p. 20 We are in the 80s now, and Moyo has just offered the oddest reading of the Asian Tigers I’ve yet seen . . . she writes “The experience of the newly industrializing economies of Asia gave these market-based ideas [free trade, laissez-faire] a popularity boost in policy circles in the United States and Europe. Er, last I checked, the Asian Tigers were about as far from the free trade, laissez-faire model as you get: they were hugely protectionist, and strongly controlled investment in their economies to drive certain industries toward global competitiveness. How the hell is that free trade, laissez-faire? The Tigers have always been a bit of a challenge to that model, as I see it . . .
p. 24 And now we are into a full rewriting of the history of late 20th Century development . . . which oddly seems to contradict some of the very things that Moyo just wrote. In trying to capture the rise of governance as an important topic in the 90s, Moyo writes “So after three decades of aid-centric development models, it was left to Western Democracy to save the day.” Basically, Moyo has just rewritten structural adjustment as aid-centric to create a history of development that is all about aid. Look, development cannot be simultaenously aid-centric and laissez-faire (or really even free trade, as aid distorts markets) – you have to pick one or the other. There might be aid present in structural adjustment, but that aid is not at the center of the model – restructuring the economy is at the center of the model. Aid was a means to that end!
p.26 Must say that when Moyo turns to what she calls “the rise of glamour aid” in the 2000s, she is pretty spot-on. There’s been a lot of writing on this recently, what with Clooney’s Satellites for Southern Sudan and a general snarking at Bono and Angelina, and most of it is pretty consonant with what Moyo has written here.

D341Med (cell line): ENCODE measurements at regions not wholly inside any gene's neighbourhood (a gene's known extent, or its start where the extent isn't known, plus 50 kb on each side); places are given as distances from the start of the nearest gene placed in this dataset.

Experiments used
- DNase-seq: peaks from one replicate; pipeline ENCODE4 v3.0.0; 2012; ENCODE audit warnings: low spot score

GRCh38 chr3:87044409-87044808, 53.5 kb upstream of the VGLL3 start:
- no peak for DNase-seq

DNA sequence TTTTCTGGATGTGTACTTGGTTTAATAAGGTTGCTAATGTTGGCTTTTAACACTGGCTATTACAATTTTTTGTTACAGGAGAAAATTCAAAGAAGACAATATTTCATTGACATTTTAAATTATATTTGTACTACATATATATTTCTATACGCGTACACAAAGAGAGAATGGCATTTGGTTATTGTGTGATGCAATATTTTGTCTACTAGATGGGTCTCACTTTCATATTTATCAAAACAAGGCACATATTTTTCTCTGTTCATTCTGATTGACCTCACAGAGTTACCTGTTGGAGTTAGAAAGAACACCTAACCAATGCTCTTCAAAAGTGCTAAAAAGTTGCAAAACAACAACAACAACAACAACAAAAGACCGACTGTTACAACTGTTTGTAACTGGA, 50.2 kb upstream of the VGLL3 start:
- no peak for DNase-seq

p. 28 Moyo is right – aid (and development) have not delivered expected results. No doubt about that. But then she argues that aid remains at the heart of the development agenda “despite the fact there are very compelling reasons to show that it perpetuates the cycle of poverty and derails sustainable economic growth.” Fine . . . except she is making this statement in the summary of a chapter, making it sound like a summary of what she has just presented – when she has presented absolutely no evidence to support this point as yet. Narrative structure matters to the integrity of one’s argument, people.
Well, to summarize chapter 2: a rather whirlwind romp through 6 decades of development history. It is a very shallow reading of that history, which is a problem here because Moyo’s entire premise is that the history of aid is one of failure. To make this point, it seems to me, requires a serious engagement with the history of the enterprise. This is not a serious history. Further, the reading of that history which is presented is thin and at times confused/contradictory. However, it works to one end – it is shallow enough to skim over all those pesky counterexamples and details that might derail the central argument that aid is a central cause of Africa’s problems. This isn’t history, it’s an exercise in strategic argumentation that gives me little hope for the rest of the argument.